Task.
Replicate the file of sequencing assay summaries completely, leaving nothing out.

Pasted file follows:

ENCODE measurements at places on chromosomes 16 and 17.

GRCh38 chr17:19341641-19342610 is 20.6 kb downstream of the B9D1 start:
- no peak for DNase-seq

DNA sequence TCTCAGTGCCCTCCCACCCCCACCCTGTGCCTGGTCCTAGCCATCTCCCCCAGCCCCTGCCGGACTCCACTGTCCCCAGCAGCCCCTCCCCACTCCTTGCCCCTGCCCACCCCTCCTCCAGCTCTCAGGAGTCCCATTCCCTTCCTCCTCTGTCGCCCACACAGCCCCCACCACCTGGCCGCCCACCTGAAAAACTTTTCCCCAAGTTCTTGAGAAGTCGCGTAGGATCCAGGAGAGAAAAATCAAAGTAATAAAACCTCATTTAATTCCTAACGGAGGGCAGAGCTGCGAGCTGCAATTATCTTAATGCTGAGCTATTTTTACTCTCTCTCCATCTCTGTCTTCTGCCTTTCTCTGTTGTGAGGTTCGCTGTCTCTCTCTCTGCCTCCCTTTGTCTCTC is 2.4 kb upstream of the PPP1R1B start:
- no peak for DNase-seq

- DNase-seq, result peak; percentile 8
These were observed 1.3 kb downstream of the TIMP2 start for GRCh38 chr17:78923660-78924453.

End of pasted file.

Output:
ENCODE measurements at places on chromosomes 16 and 17.

GRCh38 chr17:19341641-19342610 is 20.6 kb downstream of the B9D1 start:
- no peak for DNase-seq

DNA sequence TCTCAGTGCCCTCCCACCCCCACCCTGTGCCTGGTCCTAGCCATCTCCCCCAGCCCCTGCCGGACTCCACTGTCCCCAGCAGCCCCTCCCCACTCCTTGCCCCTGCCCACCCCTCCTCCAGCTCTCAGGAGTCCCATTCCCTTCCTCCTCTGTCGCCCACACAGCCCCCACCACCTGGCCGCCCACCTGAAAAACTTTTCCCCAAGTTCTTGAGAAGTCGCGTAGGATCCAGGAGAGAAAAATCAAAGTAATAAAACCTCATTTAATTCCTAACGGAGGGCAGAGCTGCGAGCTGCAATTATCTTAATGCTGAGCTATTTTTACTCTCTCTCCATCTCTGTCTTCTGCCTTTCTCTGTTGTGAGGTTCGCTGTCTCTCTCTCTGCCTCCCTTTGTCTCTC is 2.4 kb upstream of the PPP1R1B start:
- no peak for DNase-seq

- DNase-seq, result peak; percentile 8
These were observed 1.3 kb downstream of the TIMP2 start for GRCh38 chr17:78923660-78924453.